Sadly, it's not possible for anybody (including, I suspect, the test-writers themselves) to give you an accurate, simple breakdown of the question distribution. Many of the questions on the GMAT are difficult to categorize, since a single question can cover several topics (it isn't unusual to see probability mixed with number properties or geometry mixed with ratios, for example). Even if we could categorize questions perfectly, it seems that the question composition differs substantially from test to test, partly because there seems to be some unpredictability built into the GMAT algorithm, and partly because you'll see some experimental questions that could come from any category.
So the useless answer is that you should be prepared for anything.
If you absolutely have to skip some topics, then I would probably spend less time on rates, combinations and permutations, probability, and overlapping sets. For each of these four categories of questions, you probably will only see one or two questions, and you might see zero questions from one of the categories if the GMAT gods are in the right mood. Then again, I've heard of GMAT test-takers who saw as many as five probability questions on a single test. That's extremely rare... but if you have to cut something out of your studies, these four categories would probably be the best areas in which to cut corners. I would recommend understanding the most basic variations in each of these topics so that you don't miss easy questions, but if your score goals are relatively modest, you probably don't need to master the hardest concepts in these categories.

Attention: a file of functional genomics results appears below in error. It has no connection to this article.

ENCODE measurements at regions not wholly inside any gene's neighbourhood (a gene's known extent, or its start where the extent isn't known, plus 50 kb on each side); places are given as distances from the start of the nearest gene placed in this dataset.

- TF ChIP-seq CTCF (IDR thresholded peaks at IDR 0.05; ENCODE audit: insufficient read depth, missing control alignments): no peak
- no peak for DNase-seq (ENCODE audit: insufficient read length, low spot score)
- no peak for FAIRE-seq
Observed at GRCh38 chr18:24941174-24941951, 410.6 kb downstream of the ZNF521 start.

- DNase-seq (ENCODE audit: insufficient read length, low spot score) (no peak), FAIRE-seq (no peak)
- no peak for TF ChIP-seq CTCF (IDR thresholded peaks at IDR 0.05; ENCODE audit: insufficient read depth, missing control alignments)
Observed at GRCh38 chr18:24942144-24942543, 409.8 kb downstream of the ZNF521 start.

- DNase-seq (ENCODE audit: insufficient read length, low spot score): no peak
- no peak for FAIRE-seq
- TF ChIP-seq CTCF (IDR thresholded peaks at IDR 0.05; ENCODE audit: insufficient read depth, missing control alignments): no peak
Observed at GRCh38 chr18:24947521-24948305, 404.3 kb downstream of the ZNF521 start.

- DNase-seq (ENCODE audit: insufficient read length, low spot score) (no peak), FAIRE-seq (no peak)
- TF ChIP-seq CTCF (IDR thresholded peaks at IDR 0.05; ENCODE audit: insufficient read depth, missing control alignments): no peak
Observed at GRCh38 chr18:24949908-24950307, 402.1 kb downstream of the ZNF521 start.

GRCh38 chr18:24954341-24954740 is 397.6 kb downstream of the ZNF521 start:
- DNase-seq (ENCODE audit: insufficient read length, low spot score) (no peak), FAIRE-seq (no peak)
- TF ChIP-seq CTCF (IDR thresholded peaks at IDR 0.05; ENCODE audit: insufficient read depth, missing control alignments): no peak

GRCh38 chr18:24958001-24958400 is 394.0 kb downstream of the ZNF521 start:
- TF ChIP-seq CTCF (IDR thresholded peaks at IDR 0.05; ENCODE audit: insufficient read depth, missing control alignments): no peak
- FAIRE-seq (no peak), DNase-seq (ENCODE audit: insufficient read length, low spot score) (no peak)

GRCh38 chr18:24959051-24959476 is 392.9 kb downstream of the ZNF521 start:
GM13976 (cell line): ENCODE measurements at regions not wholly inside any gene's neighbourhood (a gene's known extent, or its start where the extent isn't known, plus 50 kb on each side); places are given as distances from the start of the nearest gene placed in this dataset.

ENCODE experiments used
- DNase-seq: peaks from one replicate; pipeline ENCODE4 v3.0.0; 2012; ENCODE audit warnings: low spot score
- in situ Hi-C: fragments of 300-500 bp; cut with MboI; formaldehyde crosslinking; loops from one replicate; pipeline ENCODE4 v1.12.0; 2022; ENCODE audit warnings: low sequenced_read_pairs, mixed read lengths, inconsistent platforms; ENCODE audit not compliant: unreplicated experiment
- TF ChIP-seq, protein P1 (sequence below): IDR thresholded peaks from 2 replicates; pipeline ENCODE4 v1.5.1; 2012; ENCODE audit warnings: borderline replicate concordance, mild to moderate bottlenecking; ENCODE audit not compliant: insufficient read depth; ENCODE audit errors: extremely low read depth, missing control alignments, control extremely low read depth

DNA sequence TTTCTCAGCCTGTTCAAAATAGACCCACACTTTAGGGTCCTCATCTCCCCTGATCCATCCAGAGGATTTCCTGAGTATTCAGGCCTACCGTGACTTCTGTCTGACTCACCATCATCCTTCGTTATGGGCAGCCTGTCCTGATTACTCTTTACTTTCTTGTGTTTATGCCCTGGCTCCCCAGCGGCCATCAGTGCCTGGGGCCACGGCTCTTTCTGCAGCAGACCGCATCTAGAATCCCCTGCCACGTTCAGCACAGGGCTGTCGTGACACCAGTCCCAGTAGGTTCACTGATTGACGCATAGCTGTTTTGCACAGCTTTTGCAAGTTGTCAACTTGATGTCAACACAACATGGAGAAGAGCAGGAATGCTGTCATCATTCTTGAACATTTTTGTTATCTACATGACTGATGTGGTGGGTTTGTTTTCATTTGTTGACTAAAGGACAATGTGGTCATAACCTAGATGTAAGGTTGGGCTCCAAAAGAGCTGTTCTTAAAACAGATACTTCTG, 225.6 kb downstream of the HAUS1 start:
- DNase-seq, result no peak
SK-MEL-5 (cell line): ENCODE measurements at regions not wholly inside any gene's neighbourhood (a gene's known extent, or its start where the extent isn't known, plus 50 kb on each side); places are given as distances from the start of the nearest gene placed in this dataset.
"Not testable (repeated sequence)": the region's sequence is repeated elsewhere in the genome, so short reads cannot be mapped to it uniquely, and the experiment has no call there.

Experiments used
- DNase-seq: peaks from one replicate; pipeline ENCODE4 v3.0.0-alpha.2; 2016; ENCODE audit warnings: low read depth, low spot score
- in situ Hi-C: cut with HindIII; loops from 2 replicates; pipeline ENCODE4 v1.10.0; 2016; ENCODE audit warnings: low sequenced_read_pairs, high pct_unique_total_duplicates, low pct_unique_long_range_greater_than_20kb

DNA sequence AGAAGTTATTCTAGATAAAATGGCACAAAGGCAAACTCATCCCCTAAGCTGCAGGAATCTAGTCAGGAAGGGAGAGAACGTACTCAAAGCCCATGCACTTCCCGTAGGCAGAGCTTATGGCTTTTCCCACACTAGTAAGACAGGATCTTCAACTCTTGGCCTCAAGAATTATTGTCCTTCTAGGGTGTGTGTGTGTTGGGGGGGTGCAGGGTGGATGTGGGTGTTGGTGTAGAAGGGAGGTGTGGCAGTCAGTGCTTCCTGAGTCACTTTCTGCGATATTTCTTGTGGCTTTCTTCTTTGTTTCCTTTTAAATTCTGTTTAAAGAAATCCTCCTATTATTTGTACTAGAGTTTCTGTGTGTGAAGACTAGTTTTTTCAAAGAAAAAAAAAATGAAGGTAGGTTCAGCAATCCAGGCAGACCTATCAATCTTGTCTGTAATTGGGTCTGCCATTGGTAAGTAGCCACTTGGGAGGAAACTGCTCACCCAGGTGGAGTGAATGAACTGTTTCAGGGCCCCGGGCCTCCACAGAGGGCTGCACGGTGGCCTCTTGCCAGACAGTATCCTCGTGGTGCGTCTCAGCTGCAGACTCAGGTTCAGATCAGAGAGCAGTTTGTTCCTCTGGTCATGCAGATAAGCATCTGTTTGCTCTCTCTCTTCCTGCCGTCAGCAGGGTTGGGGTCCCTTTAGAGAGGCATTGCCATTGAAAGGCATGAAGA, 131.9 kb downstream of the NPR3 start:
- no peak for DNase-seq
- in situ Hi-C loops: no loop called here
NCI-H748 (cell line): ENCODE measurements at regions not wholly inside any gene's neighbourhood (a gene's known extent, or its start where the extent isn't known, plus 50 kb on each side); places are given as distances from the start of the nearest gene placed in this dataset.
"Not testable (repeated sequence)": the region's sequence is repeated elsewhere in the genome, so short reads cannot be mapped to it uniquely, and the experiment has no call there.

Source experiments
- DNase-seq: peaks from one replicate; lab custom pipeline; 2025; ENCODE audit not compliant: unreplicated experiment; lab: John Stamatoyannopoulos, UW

The topics that are important, in my eyes: algebra (including inequalities, absolute values, exponents, certain word problems), arithmetic (including ratios, percents, roots, exponents, and more word problems), and number properties (factors, multiples, primes, remainders, etc.). About 2/3 of your questions will come from these three categories. You can usually expect to see somewhere around 5 geometry questions, so you probably want to spend at least some energy there, and it's usually worthwhile to spend a few minutes making sure that you understand the GMAT's favorite statistical terms (mean, median, range, standard deviation). Get as much exposure as you can to official GMAT questions so that you have a good sense of the GMAT's funny way of phrasing questions and combining concepts.
Sorry, I know that this is an unsatisfying answer, but the GMAT is a strange beast. Some people don't need to study much at all to achieve their score goals, but if you're like most of us, you'll find that the test really isn't friendly to test-takers who have limited time on their hands.
I hope this helps a little bit. Good luck with your studies!
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